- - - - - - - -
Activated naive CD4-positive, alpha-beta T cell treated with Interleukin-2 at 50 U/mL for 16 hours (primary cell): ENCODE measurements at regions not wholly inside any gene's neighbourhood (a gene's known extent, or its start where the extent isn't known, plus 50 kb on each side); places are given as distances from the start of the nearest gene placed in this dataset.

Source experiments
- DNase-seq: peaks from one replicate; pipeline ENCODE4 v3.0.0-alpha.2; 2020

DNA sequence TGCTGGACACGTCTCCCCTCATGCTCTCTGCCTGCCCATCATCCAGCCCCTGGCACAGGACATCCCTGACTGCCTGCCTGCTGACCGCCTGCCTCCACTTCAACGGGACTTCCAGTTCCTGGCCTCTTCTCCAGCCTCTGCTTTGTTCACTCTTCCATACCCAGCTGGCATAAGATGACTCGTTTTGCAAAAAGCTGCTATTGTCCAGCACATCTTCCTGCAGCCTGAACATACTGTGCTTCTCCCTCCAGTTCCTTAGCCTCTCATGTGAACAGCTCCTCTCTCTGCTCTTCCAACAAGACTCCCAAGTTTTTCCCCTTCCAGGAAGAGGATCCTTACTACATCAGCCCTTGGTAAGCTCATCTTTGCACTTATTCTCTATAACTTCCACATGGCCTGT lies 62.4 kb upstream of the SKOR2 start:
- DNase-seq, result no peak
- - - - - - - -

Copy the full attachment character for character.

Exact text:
Activated naive CD4-positive, alpha-beta T cell treated with Interleukin-2 at 50 U/mL for 16 hours (primary cell): ENCODE measurements at regions not wholly inside any gene's neighbourhood (a gene's known extent, or its start where the extent isn't known, plus 50 kb on each side); places are given as distances from the start of the nearest gene placed in this dataset.

Source experiments
- DNase-seq: peaks from one replicate; pipeline ENCODE4 v3.0.0-alpha.2; 2020

DNA sequence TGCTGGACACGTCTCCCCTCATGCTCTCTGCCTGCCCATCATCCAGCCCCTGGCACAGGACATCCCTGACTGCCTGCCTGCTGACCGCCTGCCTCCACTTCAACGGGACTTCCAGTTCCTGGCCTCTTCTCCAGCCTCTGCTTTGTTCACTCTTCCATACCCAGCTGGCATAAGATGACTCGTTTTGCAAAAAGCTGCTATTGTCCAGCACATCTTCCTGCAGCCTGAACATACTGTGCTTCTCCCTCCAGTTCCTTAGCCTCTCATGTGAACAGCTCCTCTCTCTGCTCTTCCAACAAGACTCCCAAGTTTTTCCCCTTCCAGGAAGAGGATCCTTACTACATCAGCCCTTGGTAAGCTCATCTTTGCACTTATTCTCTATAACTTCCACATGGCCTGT lies 62.4 kb upstream of the SKOR2 start:
- DNase-seq, result no peak